Zoophytophagous insects can trigger plant defense responses which may affect their prey beyond predation (De Puysseleyr et al. 2011; Messelink et al. 2015; Pappas et al. 2015; Perdikis et al. 2011). Phytophagy is considered the most common trigger for these responses. However, other triggers including oviposition, excretion and walking have been described (Hilker and Fatouros 2015; Hilker and Meiners 2010; Karban 2019; Schuman and Baldwin 2016; Wu and Baldwin 2010). Cruz-Miralles et al. (2019) demonstrated that similar to zoophytophagous insects, a phytoseiid mite can induce this type of responses. The omnivorous predator Euseius stipulatus (Athias-Henriot) (Acari: Mesostigmata), can elicit genotype-dependent defense responses in Citrus spp. The jasmonic acid (JA), the salicylic acid (SA), and the flavonoids defense pathways were upregulated in sour orange (SO), Citrus aurantium L., while the JA- and the flavonoids-dependent signaling were upregulated and downregulated, respectively, in Cleopatra mandarin (CM), C. reshni hort. ex Tan., when infested by this phytoseiid (Cruz-Miralles et al. 2019). These two Citrus species had been chosen because of their extreme resistance and susceptibility to the herbivorous mite Tetranychus urticae Koch (Acari: Prostigmata), respectively (Agut et al. 2014; Bruessow et al. 2010), a potential prey for E. stipulatus (Ferragut et al. 1988; Pérez-Sayas et al. 2015). Different volatile blends (herbivore induced plant volatiles, HIPVs) were also induced in these Citrus species when exposed to E. stipulatus. These blends were exploited by this phytoseiid to select less defended plants, where higher prey densities could be expected, and did not inhibit T. urticae from choosing E. stipulatus-infested plants. Remarkably, in the same study the odors of E. stipulatus alone proved repellent to T. urticae.

Phytophagy prevails as the most likely cause for the observed plant responses to E. stipulatus as this is a zoophytophagous mite (Cruz-Miralles et al. 2021). However, as mentioned earlier other potential triggers cannot be excluded. E. stipulatus co-occurs in Spanish citrus orchards with other phytoseiids preying on T. urticae as well (Aguilar-Fenollosa et al. 2011; Pérez-Sayas et al. 2015; Vela et al. 2017); among them, Neoseiulus californicus (McGregor), which can also feed on both prey and plant-derived food (i.e., pollen) (McMurtry and Croft 1997; McMurtry et al. 2013), and the Tetranychus sp.-specialist Phytoseiulus persimilis Athias-Henriot. None of these species, though, can directly feed on SO and CM plants (Cruz-Miralles et al. 2021). These differences offer the opportunity to check whether the plant responses to E. stipulatus are widespread among phytoseiids associated with Citrus spp., and, therefore, could be triggered not only by herbivory. Moreover, this system also allows checking whether N. californicus and P. persimilis may select the two aforementioned Citrus species in a similar way to E. stipulatus. Although, as pointed out earlier, predators would benefit from choosing less defended plants as indicative of higher prey densities, this was not always the case when testing herbivore-free plants. When the three phytoseiids were offered uninfested plants, they preferred better protected SO to CM plants, and this was attributed to predators interpreting higher basal defense (JA and SA) in SO as a sign of infestation (Cabedo-López et al. 2019). Interestingly, CM was less attractive to T. urticae following HIPVs-induced resistance (Agut et al. 2015), whereas the phytoseiid P. persimilis did not exhibit any preference for induced plants (Cabedo-López et al. 2019) and the other two phytoseiids preferred again better protected plants (i.e., induced rather than clean CM plants). These results highlight the complex interplay between plant and herbivore-derived scents on phytoseiid olfactory choices.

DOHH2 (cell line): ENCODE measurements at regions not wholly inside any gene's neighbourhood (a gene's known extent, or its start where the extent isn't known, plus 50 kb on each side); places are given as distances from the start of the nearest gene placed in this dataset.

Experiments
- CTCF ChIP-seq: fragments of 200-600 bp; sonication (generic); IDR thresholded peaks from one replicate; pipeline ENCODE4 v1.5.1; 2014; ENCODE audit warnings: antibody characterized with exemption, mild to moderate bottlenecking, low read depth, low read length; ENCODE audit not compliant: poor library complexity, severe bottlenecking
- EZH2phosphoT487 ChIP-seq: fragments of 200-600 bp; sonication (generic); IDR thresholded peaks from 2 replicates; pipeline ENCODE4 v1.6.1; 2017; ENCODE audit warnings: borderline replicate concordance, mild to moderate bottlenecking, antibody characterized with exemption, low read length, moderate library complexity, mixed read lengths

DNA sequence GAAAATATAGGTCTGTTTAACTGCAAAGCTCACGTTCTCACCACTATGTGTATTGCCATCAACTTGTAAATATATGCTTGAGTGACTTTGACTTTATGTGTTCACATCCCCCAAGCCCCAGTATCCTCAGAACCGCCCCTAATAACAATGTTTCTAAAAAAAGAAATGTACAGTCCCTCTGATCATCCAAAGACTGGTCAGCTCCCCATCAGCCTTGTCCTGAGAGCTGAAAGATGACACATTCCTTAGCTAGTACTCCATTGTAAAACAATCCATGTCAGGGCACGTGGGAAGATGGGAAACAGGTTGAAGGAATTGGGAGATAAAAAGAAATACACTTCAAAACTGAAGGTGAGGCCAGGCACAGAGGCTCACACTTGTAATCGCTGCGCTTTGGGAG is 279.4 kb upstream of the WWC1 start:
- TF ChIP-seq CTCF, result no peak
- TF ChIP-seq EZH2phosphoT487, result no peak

Our initial hypotheses are that (1) neither N. californicus nor P. persimilis will trigger defense responses in citrus as they do not directly feed on plants and (2) to avoid predation/cannibalism risk, both prey and predators will prefer clean versus phytoseiid-infested plants. Should our first hypothesis prove correct, phytophagy would stand as the most likely cause for the observed responses in E. stipulatus. To challenge these hypotheses, we have characterized the behavior of T. urticae, N. californicus, and P. persimilis in different Y-tube olfactory tests. We have further characterized the volatile blends produced by these plants when exposed to phytoseiids, as well as the genetic changes in their main defensive pathways.

Materials and methods

Plant material

Three-month-old pesticide-free SO and CM plants (about ten true leaves present) were used in our assays. Plants were grown from seed on vermiculite and peat in 320 ml pots in a climatic chamber at 22 ± 5 °C, 60 ± 10% RH and L:D 16:8 photoperiod (same environmental conditions as for mite rearing and experiments below). Pesticide-free lemons and bean plants (Phaseolus vulgaris L. cv. Buenos Aires roja) were used to maintain T. urticae and phytoseiid colonies, respectively. Typha sp. pollen was used to feed phytoseiids.

Spider mite stock colony

This colony was initiated with specimens collected in clementine orchards close to our campus in 2001. To avoid maternal effects that could render the offspring phenotype better suited to its future host (Freinschlag and Schausberger 2016), spider mites used in the olfactory test were reared on lemons following Cruz-Miralles et al. (2019). In short, between eight and ten lemons were set on top of a wooden structure placed in an open plastic box (40 × 30 × 8 cm) half-filled with water. The wooden structure maintained the lemons above the water, which prevented mites escaping from the rearing. Lemons were replaced weekly in groups of four.